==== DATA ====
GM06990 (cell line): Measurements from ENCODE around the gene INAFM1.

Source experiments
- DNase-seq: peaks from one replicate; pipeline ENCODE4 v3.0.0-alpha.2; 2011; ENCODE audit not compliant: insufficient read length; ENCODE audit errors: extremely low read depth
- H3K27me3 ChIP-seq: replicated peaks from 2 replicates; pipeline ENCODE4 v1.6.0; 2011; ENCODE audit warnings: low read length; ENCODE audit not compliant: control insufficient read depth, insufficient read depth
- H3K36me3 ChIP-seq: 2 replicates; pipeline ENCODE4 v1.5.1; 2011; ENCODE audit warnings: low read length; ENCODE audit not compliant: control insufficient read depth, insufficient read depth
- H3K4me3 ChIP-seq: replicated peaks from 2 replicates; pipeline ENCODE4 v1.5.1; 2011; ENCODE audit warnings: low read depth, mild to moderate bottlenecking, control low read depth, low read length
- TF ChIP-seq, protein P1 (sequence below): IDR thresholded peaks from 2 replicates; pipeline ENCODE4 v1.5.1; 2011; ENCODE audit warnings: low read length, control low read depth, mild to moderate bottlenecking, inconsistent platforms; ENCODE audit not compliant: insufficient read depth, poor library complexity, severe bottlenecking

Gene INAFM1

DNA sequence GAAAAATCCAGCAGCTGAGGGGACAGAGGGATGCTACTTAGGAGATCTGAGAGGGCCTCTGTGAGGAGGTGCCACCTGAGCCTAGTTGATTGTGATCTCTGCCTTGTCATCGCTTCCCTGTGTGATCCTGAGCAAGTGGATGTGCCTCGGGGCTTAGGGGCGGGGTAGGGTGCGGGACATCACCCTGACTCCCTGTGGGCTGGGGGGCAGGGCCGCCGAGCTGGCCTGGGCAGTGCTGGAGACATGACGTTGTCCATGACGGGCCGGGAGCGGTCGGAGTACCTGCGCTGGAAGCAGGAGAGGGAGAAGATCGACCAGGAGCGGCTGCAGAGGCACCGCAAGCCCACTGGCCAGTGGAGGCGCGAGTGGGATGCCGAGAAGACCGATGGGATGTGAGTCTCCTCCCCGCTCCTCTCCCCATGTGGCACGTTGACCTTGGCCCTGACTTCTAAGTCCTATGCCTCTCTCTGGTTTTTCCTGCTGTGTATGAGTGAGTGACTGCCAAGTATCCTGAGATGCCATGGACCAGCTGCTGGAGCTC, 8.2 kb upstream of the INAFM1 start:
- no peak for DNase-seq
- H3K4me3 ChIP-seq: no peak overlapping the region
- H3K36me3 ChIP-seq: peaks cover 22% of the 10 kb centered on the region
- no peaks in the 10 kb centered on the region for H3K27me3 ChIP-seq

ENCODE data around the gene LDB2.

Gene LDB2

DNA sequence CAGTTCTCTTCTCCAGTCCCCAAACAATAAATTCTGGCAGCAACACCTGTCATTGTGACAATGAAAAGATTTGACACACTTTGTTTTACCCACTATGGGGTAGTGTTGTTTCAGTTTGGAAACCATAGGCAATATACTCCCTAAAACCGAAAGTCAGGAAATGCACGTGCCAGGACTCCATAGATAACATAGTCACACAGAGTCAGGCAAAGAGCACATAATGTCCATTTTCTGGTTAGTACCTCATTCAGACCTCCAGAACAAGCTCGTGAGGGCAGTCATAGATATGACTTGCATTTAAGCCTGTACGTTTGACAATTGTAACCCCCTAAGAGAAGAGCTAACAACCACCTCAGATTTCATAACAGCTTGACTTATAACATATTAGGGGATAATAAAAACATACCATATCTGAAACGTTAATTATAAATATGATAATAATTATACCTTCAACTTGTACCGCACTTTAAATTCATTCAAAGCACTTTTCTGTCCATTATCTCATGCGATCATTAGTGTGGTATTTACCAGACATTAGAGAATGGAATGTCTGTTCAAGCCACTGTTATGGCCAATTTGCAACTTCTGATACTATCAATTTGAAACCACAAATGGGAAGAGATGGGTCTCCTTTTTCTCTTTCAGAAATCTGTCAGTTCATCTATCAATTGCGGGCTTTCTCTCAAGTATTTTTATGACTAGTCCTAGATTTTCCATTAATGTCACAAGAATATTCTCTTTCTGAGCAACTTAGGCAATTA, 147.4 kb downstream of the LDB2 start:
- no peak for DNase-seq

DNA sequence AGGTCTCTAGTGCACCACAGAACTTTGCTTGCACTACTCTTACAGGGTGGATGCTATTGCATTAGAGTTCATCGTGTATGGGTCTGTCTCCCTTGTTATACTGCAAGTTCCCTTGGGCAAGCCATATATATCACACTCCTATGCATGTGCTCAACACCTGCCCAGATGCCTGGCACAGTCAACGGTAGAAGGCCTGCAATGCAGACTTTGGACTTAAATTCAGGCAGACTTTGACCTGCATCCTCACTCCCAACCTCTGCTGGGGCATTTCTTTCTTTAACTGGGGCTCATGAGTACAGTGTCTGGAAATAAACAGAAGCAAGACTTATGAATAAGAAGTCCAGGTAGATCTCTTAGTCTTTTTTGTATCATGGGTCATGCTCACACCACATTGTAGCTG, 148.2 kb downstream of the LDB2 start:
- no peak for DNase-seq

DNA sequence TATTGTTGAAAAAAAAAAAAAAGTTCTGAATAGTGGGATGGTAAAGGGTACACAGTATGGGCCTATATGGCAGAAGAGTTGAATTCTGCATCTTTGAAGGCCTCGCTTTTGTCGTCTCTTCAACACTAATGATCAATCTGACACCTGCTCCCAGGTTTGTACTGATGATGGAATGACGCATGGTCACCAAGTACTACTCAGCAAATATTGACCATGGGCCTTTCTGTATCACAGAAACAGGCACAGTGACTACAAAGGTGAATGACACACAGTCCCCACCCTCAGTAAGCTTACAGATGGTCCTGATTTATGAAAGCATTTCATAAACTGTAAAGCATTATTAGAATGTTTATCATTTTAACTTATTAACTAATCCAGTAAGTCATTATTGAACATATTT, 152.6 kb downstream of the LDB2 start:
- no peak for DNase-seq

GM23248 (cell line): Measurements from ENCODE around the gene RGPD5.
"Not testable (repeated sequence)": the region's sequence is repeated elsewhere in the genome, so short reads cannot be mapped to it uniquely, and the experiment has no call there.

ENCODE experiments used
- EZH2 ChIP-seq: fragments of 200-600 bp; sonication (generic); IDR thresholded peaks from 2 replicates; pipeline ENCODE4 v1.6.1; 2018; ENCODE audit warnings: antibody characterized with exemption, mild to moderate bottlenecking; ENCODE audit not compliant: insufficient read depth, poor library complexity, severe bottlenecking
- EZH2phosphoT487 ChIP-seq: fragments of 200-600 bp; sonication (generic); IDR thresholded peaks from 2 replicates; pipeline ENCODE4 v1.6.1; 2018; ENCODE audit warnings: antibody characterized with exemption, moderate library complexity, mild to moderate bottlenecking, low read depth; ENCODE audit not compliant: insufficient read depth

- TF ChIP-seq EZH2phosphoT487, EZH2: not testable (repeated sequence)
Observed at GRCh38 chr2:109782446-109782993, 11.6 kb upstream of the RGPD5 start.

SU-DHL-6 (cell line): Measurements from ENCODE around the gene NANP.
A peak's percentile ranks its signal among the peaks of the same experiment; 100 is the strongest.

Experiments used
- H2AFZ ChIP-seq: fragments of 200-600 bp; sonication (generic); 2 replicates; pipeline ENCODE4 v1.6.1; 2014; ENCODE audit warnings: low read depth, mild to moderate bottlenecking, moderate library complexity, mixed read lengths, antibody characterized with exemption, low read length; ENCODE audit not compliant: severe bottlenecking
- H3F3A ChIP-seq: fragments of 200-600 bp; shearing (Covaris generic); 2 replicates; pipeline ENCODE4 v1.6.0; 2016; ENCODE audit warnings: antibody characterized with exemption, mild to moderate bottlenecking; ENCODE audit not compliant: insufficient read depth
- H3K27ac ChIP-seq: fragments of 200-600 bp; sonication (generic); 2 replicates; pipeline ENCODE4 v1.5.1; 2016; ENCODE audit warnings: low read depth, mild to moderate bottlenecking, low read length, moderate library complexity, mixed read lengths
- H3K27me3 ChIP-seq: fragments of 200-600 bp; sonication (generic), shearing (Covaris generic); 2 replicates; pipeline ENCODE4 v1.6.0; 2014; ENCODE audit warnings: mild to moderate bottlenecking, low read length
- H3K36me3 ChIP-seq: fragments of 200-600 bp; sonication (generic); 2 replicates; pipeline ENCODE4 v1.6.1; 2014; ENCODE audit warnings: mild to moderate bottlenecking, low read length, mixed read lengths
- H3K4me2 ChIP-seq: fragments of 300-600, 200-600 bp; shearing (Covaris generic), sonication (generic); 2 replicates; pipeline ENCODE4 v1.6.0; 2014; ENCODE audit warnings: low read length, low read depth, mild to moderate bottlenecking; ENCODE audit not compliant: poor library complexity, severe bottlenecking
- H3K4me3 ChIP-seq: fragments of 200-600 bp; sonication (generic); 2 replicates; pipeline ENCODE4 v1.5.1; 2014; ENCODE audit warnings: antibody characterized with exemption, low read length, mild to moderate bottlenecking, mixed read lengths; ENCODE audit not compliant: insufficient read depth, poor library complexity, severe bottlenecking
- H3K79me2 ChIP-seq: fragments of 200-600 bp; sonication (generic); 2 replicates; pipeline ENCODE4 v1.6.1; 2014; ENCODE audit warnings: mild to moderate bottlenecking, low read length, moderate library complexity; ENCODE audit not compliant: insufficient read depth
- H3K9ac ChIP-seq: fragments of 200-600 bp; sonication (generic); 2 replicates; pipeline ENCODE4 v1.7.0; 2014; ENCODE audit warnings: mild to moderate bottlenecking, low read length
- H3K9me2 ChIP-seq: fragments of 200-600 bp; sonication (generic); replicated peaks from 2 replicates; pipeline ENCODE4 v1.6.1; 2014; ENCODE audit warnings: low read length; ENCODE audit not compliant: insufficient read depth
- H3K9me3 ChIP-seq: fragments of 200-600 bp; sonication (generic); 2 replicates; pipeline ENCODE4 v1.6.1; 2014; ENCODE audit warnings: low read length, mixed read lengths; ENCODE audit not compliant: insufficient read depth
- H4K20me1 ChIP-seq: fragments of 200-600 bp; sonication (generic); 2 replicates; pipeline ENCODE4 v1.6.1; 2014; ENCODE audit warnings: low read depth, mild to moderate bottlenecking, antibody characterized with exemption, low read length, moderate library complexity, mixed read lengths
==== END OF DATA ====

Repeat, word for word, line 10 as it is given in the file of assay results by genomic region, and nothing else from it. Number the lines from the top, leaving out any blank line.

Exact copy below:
- no peak for DNase-seq